Lect08 - Labs next week NOTE You will need your Active...

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Labs next week – NOTE: You will need your “Active Directory” Login {www.ad.uiuc.edu} Note: You can save a lot of time by reading the lab ahead of time – it’s a tutorial on how to draw wavefunctions.
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Particles in Finite Potential Wells n=1 n=2 n=3 n=4 U(x) 0 L U 0 I II III U →∞ U →∞ n=0 n=1 n=2 n=3 ψ( x ) x
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Overview z Particle in a finite square well potential Solving boundary conditions Comparison with infinite-well potential z Particle in a harmonic oscillator potential Electronic states in molecular potentials Vibrational states of molecules
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Example of a microscopic potential well Example of a microscopic potential well -- -- a semiconductor “quantum well” a semiconductor “quantum well” Deposit different layers of atoms on a substrate crystal: AlGaAs GaAs AlGaAs U(x) x Al As Ga Process: Molecular Beam Epitaxy Effusion cells An electron has a lower energy in GaAs than in AlGaAs. It may be trapped in the well. “Nanoscale engineering” Quantum wells like these are used for light emitting diodes and laser diodes, such as the ones used in your cd player. (The LED was developed at UIUC by Nick Holonyak)
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Particle in a Box: Review U= U= ψ (x) 0 L x n=1 n=2 n=3 |ψ| 2 U= U= 0 x L U= U= 0 x L E n n=1 n=2 n=3 z We can trap a particle in a box z The probability distribution is |ψ| 2 z The energy is proportional to n 2 ) n / L 2 ( n mL 8 h m 2 h m 2 p E 2 2 2 2 2 2 n = = = = λ
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Particle in a Finite Well (1) z What if the walls of our “box” aren’t infinitely high? “Finite Square Well” and E < U 0 Introduces very important concept of “barrier penetration” z Need to solve SEQ in 3 regions: Region II: Same as infinite square well: U(x) = 0 The general solution to the SEQ in this region is: 0 ) ( ) ( 2 ) ( 2 2 2 = + x U E m dx x d ψ = kx cos B kx sin B ) x ( 2 1 II + = E m 2 2 k 2 = = = λ π where U(x) 0 L U 0 I II III E ψ Oscillatory solutions
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Particle in a Finite Well (2) Regions I and III: U(x) = U o The general solution to this equation is: Kx Kx I e C e C x + = 2 1 ) ( ψ Region I: This is a region that is “forbidden” to classical particles. E < U 0 U(x) 0 L U 0 I II III E In I and III , the SEQ can be written: 0 ) ( ) ( 2 2 2 = x K dx x d () E U m K = 0 2 2 = where Kx Kx III e D e D x + = 2 1 ) ( Region III: (C 1 , C 2 , D 1 , and D 2 determined from boundary conditions) 0 ) ( ) ( 2 ) ( 2 2 2 = + x U E m dx x d = ψ ψ Exponential solutions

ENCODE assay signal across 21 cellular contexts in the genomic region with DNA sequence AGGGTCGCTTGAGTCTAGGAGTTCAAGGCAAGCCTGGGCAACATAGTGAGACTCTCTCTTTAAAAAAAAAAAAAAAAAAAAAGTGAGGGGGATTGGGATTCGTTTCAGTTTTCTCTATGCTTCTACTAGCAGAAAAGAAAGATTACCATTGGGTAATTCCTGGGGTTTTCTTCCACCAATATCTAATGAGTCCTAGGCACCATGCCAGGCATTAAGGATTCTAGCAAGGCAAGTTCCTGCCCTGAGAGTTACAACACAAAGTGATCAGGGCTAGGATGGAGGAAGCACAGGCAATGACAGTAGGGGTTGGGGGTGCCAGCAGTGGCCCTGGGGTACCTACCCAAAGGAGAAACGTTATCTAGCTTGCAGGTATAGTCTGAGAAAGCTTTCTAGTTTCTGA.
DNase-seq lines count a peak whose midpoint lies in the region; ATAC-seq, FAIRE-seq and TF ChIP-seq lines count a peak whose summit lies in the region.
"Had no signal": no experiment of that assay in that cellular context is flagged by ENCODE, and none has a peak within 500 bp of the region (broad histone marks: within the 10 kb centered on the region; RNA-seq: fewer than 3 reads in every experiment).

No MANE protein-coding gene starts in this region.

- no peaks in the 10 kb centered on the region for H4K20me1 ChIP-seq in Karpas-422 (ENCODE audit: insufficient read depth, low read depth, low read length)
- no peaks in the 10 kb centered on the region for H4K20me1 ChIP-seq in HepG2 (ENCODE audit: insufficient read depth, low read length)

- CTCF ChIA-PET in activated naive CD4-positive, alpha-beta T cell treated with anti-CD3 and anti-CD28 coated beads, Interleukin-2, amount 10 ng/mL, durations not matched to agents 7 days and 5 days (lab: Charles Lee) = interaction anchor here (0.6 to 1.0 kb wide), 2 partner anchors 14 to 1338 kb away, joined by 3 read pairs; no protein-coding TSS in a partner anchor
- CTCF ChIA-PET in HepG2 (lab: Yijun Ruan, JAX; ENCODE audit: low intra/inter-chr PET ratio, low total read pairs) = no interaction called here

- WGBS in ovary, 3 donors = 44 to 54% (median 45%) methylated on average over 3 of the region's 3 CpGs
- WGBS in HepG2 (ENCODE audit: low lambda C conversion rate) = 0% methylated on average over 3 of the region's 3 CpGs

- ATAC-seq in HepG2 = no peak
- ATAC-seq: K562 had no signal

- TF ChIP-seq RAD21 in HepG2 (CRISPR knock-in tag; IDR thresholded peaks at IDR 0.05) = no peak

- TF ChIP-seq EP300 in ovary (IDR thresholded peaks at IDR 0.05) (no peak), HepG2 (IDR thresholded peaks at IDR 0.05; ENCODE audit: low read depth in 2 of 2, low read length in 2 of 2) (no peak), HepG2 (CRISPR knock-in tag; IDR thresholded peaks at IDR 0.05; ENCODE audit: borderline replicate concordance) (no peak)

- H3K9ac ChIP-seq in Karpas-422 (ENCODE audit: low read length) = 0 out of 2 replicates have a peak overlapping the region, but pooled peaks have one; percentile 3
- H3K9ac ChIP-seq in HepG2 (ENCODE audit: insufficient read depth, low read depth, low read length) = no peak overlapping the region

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Particle in a Finite Well (3) Kx Kx I e C e C x + = 2 1 ) ( ψ z Important new result! For quantum particles, there is a finite probability amplitude, , for finding the particle inside a “classically-forbidden” region, i.e., inside a “barrier” U(x) 0 L U 0 I II III E
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Lecture 8, Act 1 Similarly in Region III, the wavefunction must have the form 1. As x Æ , the wavefunction must vanish (why?). What does this imply for D 1 and D 2 ? 12 () K xK x III xD e D e ψ =+ U(x) 0 L U 0 I II III E b. D 2 = 0 c. Both D 1 and D 2 are nonzero a. D 1 = 0 2. What can we say about the coefficients C 1 and C 2 for the wavefunction in region I?
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This note was uploaded on 09/15/2008 for the course PHYS 214 taught by Professor Debevec during the Spring '07 term at University of Illinois at Urbana–Champaign.

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Lect08 - Labs next week NOTE You will need your Active...

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